Communicating human-to-human is vital, crisis or otherwise
Research by PracticeWeb during the Covid-19 crisis reveals the importance of human connections.
It’s not all about numbers. What does your accountancy practice do to connect with clients as people? How do you make them feel heard and cared about?
PracticeWeb has been talking for years about the importance of building connections and engaging on an emotional level. It’s how brands grab attention in crowded markets, win loyalty and inspire action.
Accountancy, however, has historically been a business where the head rules the heart – in which competence and professionalism are more important than values and attitudes.
That was backed up by research PracticeWeb conducted with SMEs last year. They told us that specific sector knowledge was the most important quality in an accountant, ahead of professionalism and price.
But 2020? Well, it’s been emotional.
Some lost their livelihoods overnight, along with their sense of purpose. Others had staff to worry about. All against a backdrop of constant anxiety about the health and wellbeing of family and friends.
Lockdown brought a sense of powerlessness, with plenty of time but few options for practical steps to take. As a result, people have been hungry for actionable advice, opportunities to vent and, crucially, reassurance that there is a path through the chaos.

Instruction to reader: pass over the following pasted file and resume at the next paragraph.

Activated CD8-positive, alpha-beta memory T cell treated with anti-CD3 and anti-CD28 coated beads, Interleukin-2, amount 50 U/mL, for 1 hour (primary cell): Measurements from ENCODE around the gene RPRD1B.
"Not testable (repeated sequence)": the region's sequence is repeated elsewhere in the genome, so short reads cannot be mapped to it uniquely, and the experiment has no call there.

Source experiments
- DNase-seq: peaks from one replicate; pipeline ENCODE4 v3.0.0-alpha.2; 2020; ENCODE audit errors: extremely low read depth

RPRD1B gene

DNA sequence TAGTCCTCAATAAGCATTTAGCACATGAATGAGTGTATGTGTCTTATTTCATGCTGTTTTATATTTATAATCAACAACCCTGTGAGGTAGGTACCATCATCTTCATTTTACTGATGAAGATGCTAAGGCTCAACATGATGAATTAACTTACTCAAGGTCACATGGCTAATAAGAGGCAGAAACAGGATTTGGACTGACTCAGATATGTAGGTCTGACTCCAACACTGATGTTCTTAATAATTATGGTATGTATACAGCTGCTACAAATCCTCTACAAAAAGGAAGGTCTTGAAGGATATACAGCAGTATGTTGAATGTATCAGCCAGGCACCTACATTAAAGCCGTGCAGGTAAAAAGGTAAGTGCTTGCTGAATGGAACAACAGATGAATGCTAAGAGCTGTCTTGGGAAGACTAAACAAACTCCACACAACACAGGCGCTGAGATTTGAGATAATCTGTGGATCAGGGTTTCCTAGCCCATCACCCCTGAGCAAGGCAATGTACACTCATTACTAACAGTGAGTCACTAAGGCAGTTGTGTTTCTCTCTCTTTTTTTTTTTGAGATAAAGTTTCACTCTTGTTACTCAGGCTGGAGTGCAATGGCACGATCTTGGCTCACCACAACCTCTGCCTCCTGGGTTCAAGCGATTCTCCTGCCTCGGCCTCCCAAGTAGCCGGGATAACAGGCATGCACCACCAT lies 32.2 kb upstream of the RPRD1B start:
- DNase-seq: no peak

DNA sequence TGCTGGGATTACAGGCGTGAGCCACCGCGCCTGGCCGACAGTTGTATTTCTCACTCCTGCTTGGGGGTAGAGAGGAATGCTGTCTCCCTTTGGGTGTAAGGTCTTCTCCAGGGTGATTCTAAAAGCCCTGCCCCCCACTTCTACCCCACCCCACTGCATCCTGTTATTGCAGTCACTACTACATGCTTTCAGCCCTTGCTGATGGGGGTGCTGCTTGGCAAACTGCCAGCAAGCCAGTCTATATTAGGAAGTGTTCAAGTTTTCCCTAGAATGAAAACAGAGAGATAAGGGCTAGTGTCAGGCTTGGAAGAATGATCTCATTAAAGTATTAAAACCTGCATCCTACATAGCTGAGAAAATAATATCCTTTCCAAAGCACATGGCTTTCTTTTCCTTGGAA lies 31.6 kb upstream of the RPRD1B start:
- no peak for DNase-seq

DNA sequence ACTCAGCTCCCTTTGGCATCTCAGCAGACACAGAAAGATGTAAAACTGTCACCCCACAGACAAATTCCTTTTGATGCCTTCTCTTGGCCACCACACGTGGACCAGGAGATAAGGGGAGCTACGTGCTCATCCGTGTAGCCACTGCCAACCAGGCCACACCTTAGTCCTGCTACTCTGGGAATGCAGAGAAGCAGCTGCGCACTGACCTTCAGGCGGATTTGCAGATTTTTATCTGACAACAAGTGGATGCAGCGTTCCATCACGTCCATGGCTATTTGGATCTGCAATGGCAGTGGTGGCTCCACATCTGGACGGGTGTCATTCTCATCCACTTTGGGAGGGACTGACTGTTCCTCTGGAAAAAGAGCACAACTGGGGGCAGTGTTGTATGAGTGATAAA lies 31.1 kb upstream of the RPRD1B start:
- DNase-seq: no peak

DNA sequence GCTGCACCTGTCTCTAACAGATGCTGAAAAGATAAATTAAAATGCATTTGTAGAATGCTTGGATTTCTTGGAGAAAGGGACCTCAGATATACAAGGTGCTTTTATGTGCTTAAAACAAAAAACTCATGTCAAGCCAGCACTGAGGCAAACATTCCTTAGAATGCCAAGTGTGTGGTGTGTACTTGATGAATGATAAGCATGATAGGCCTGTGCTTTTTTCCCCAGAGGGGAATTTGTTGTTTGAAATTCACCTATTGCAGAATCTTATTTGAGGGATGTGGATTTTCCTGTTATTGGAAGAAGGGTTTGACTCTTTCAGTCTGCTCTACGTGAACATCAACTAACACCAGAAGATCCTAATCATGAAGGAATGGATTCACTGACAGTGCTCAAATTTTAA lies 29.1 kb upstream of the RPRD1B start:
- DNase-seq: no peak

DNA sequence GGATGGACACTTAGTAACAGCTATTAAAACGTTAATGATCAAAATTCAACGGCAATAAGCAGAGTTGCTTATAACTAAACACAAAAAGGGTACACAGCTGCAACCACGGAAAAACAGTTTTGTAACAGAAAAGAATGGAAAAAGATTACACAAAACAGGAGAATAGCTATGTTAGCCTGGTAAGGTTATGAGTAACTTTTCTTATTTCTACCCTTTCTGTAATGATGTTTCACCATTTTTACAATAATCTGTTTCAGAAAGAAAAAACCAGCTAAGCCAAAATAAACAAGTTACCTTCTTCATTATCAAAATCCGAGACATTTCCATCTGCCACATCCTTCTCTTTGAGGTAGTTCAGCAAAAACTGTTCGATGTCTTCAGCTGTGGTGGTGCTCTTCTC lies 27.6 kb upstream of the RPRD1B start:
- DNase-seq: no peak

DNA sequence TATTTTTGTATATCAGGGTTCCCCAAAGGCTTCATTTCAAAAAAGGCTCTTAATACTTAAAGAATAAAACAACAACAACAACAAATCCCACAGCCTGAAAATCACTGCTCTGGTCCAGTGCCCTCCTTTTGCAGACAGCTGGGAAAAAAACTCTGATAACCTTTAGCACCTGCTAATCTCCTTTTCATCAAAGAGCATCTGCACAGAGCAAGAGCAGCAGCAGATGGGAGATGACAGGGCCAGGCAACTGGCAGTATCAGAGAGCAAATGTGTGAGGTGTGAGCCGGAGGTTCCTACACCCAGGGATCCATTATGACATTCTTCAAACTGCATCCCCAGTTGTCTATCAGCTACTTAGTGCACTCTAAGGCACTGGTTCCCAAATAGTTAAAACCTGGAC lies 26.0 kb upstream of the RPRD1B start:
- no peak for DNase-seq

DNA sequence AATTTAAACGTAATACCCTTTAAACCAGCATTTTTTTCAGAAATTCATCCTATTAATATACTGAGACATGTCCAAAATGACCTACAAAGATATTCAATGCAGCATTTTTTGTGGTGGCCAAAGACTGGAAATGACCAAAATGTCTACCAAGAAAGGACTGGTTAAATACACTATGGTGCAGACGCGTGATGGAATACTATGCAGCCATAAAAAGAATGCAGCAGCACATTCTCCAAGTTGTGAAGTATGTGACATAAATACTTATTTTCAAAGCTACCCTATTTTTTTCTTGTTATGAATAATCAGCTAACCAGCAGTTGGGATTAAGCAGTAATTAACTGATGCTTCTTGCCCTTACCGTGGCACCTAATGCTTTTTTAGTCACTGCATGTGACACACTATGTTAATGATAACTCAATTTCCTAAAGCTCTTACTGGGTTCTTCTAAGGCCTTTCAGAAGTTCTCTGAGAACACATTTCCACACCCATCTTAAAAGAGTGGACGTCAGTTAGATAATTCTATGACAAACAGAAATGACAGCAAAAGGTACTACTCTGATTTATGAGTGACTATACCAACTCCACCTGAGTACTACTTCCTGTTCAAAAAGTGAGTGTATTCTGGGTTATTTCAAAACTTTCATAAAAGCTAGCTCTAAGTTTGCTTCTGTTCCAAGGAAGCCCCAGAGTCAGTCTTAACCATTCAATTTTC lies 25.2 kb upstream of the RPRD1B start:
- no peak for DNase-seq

Our most recent round of research, conducted in partnership with brand consultancy Insight 101, found that 87% of respondents put ‘good communication skills’ in the top three most desirable characteristics for an accountant. And a full 49% said it was the most important attribute, outranking any other option.
The first step in achieving ‘good communication’ is any kind of communication. Only 35% of our survey respondents got a phone call from their accountant and not many more – 40% – got an email.
Is your practice good at communicating? In the relative calm that has descended with the easing of lockdown restrictions, it’s worth taking time to reflect on this.
Ask yourself, your team and ideally your clients, ‘what did we get right? And what could we have done better?’
Of course we can’t all stay in crisis mode forever and nor will clients expect the same level of attention as panic gives way to a strange new status quo.
If you stepped up your clients’ communications during the height of the crisis, as did many of PracticeWeb’s clients, you’ll need to think about how to scale that back.
But whatever you do, don’t stop cold. Now you’ve got into the habit of blogging, emailing and calling, keep it up. The difference is that now, it can be controlled, planned activity built around a long-term strategy rather than a process of constant, heart-racing reaction to events.
Define a content plan, including contingencies for further rounds of lockdown and what might come out of the July ‘summer statement’ and what is expected to be a whopper of a Budget in the autumn. You don’t need to keep posting at crisis levels, but don’t let your practice blog or LinkedIn page revert to tumbleweeds.
And don’t stop talking to clients. If you don’t have a customer relationship management (CRM) package, or don’t make full use of one you’ve already got, now’s the time. Accountants often describe themselves as proactive and friendly, but nothing makes those feel as real as a check-in call or personalised email.